Lyman Frank Baum was born to Benjamin and Cynthia Ann Stanton Baum on May 15, 1856 in Chittenango, New York. Frank, as he preferred to be known, was the seventh of nine children born in his family, and one of only five who lived to adulthood.
At the time of Frank's birth, Benjamin Baum worked as a cooper, a manufacturer of barrels. Later, Benjamin went into the oil business and became wealthy. Cynthia, a devout Episcopalian of Scotch-Irish descent, passed on to her children a strong devotion to God. The family enjoyed a happy existence which revolved around friends, family and church.
Frank suffered from a congenital heart condition and was educated at home. Once he learned to read, he could often be found in his father's study, devouring volumes by Dickens and Thackeray. He began to dream of becoming an author.
For his fourteenth birthday, Frank received a small printing press. Inspired, he and his younger brother began publishing a neighborhood newspaper which contained poetry, articles, editorials and word puzzles. He also earned money by printing signs, stationery and programs. When he was 17, Frank started another paper, The Empire, and a magazine for stamp collectors. As he grew into an adult, he worked at a variety of positions, including salesman, reporter, owner of a print shop, director of a chain of opera houses, and actor.
Family and friends found him charming and delightful. He loved to tell and hear stories, and word games also enchanted him. In 1881, Frank's charm won him the attention of Maud Gage, a young student at Cornell. They were married on November 9, 1882.
In the year before his marriage, Frank wrote a melodrama entitled The Maid of Arran. The production became a local hit. After the wedding, Frank and Maud toured with the company. When Maud became pregnant, Frank resigned, and the couple settled in Syracuse, where Frank labored as a salesman. Although Benjamin Baum had left his business to his son, Frank soon discovered that a clerk had squandered the money. Frank continued to write in order to earn a living. The Baums moved to the Dakota Territory to pursue a business opportunity, but it soon ended in bankruptcy.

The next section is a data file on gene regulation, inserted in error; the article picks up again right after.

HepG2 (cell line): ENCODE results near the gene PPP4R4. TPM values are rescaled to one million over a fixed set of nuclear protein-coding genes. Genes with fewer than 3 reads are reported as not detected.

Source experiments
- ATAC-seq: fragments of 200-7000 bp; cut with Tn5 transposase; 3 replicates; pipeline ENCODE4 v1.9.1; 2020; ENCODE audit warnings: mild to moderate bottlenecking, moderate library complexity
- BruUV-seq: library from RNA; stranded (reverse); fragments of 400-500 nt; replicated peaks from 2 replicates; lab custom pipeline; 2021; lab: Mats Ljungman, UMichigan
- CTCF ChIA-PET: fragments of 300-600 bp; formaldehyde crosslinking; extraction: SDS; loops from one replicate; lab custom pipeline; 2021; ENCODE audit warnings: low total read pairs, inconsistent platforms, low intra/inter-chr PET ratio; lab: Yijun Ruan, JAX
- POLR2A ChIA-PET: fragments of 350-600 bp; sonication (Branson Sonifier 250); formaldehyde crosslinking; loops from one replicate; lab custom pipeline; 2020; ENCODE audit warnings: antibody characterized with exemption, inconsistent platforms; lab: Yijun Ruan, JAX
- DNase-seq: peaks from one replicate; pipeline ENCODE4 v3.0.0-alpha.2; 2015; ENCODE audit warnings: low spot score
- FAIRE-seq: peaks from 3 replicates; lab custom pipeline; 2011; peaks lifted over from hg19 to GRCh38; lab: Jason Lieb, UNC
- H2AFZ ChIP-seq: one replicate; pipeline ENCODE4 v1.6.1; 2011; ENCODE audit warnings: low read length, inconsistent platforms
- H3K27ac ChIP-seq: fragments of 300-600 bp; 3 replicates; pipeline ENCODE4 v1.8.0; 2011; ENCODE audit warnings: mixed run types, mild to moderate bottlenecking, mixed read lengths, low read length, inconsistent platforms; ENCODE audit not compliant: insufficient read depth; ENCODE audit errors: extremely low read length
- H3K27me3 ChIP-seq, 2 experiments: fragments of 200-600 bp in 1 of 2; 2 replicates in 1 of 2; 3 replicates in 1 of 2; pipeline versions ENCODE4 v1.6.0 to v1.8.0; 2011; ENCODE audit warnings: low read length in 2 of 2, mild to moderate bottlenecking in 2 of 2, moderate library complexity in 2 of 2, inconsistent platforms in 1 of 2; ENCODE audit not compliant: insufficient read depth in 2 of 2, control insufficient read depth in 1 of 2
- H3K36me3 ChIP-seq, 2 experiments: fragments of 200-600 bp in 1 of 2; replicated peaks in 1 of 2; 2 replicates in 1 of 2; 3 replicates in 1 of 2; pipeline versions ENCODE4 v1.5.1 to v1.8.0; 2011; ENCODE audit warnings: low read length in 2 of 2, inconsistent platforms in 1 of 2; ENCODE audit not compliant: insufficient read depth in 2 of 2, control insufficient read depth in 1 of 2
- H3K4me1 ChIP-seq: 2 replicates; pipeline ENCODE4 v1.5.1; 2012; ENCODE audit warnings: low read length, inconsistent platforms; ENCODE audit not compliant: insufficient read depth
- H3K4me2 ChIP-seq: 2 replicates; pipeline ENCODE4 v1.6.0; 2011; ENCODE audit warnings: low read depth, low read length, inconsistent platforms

In May of 1891, Frank moved his family to Chicago, to be near the site of the World's Fair, and he worked as a buyer and a salesman. Although he traveled a great deal, he continued to write.
Although he published many books, Frank achieved popularity and fame because of The Wonderful Wizard of Oz (1900). The book wowed audiences with its story and its vivid illustrations. It was an instant hit, and became the best-selling book of 1900. Since the book had been so successful, Frank decided to adapt it for the stage. Oz, his musical extravaganza became immensely popular, and toured for 9 years. Frank wrote 13 more Oz books, two of which were published after his death.
The Classical Library,